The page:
John Donne (1572-1631)
They do not need to be fearful of the loss of their love because their love has crossed all the boundaries and there is no hemisphere to separate them. Their love has now become immortal and not even the death can detach them.
The time of John Donne was the time of new discoveries of seas and lands. The expansion of the world map is given higher priority in each and every subject. But, the poet here gives a prime focus on the true love of the couple. For the speaker of the poem, the physical world means nothing, let the discoveries of the seas. For him the whole world has come into his life in the form of his beloved being platonic love. The metaphysics of the poem are strengthened by creating parallel between astronomy and geography in the second stanza. In the last stanza, when the poet talks about the dividing hemispheres of the world, he also adds the fact that the true love knows no boundaries and there is no cold hemisphere and no western hemisphere where the warm and shining sun has to set every day. By forcefully bringing these two ideas of physical world and the spiritual world of love together, the poet again depicts his powerful use of conceit (extended metaphor).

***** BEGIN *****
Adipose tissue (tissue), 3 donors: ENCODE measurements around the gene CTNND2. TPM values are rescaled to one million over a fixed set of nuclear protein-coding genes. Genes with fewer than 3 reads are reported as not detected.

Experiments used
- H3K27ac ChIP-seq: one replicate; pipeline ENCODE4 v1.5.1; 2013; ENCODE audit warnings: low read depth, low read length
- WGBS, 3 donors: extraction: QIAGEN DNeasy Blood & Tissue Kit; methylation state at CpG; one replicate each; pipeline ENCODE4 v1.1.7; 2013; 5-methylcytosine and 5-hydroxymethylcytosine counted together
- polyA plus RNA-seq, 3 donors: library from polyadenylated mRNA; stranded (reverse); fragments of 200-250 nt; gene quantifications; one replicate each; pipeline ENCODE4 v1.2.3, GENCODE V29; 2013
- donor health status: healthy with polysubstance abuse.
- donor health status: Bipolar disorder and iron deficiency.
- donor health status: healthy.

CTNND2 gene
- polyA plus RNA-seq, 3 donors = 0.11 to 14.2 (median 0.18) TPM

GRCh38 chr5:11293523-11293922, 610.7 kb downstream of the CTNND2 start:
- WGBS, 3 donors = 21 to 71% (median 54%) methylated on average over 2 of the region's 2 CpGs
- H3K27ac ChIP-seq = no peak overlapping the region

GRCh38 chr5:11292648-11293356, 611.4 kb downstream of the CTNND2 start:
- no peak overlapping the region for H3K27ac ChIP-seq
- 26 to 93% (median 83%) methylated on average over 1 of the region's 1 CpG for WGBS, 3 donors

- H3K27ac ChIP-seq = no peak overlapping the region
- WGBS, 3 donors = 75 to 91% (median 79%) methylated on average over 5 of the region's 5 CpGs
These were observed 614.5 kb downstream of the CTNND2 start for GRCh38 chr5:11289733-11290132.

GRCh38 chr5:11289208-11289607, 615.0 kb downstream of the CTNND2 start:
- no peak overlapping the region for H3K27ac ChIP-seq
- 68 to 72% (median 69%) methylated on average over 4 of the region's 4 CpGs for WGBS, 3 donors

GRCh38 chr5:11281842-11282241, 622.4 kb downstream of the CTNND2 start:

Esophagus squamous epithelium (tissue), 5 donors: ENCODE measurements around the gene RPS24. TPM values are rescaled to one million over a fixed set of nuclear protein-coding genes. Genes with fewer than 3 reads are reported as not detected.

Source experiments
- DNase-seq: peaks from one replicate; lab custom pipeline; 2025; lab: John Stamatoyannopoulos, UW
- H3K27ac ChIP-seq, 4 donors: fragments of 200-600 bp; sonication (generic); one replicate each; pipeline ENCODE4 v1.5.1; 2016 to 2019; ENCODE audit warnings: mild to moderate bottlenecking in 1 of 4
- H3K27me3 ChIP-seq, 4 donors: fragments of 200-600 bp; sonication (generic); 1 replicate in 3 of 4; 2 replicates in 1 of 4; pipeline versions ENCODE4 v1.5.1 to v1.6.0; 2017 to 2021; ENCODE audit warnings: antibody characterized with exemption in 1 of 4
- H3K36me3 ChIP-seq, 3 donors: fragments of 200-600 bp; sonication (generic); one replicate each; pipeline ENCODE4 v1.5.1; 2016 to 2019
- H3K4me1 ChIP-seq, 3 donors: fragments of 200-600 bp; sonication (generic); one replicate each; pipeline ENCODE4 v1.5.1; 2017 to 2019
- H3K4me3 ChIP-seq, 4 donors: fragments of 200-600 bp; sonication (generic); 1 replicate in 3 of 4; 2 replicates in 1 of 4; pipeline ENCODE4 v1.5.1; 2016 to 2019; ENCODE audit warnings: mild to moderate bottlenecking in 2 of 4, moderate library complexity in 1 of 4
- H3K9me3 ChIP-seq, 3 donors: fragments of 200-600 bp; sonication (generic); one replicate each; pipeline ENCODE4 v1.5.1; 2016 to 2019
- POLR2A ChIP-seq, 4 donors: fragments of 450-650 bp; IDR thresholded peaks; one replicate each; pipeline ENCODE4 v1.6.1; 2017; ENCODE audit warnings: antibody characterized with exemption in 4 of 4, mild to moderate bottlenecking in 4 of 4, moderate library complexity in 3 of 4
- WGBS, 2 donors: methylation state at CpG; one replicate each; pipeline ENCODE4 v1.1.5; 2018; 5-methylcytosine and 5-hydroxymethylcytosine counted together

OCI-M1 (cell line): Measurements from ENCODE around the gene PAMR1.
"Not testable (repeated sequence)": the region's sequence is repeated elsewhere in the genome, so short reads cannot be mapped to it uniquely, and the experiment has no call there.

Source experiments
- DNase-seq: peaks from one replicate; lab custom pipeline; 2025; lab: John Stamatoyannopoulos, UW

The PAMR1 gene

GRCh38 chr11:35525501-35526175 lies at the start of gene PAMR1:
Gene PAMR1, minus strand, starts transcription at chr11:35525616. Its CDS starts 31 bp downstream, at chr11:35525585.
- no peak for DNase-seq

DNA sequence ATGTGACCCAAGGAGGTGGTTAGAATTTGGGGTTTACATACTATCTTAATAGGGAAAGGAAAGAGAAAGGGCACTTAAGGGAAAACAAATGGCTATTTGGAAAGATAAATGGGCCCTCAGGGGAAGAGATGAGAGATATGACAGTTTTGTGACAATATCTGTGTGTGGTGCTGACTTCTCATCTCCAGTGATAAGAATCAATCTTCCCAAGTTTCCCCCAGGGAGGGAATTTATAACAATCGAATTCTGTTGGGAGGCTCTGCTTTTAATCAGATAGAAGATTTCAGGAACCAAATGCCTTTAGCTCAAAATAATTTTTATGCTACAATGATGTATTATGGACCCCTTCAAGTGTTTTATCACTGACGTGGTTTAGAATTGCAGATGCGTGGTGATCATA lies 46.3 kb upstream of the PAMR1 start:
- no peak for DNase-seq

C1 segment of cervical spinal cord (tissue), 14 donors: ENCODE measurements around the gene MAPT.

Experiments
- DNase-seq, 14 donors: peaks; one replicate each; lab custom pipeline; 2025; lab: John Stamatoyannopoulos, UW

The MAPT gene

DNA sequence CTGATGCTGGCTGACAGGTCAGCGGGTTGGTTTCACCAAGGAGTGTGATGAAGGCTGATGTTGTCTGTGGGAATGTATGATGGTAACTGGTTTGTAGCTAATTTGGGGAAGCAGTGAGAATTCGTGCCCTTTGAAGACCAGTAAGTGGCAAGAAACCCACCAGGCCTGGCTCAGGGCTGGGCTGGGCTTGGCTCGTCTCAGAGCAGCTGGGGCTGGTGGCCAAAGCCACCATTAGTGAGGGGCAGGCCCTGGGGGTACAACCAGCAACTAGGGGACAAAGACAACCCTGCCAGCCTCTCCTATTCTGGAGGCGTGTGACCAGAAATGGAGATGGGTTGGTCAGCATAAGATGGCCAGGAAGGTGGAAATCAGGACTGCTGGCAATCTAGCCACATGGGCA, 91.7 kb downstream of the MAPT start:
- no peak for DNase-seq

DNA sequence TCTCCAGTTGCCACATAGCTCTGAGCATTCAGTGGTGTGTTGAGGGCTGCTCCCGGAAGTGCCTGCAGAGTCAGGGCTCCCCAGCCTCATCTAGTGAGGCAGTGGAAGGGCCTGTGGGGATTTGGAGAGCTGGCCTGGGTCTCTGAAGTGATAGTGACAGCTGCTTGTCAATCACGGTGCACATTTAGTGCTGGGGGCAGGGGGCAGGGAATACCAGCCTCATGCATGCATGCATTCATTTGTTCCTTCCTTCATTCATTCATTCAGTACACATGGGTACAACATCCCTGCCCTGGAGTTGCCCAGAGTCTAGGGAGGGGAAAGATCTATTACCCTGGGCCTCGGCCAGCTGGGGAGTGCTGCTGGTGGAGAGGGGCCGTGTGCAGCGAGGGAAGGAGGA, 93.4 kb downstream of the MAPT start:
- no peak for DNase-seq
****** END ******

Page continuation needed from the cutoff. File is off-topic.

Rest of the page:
By the end of the poem, Donne simply puts his notion of immortality of pure love through the medieval alchemy. When two different things are merged, then the strength of the newly made substance is weakened. But, the strength of the love between the speaker and his beloved is absolutely strong as it is bond of two pure souls. There is no threat at all about decreasing of their love. Their love has achieved the immortality now.
These forceful comparisons between his love and the astronomy, geography and medieval alchemy is the strength of John Donne in this poem. He has successfully and surprisingly connects those two far fetches ideas in his poem The Good Morrow. Some critics argue that the way Donne shows the two sensuous lovers evolving into a spiritual pair of lover is impossible. Those who are lost in lust cannot think of love above the flesh and spiritual bondage.
Shrestha, Roma. "The Good-Morrow by John Donne: Analysis." BachelorandMaster, 28 Feb. 2018, bachelorandmaster.com/britishandamericanpoetry/the-good-morrow-analysis.html.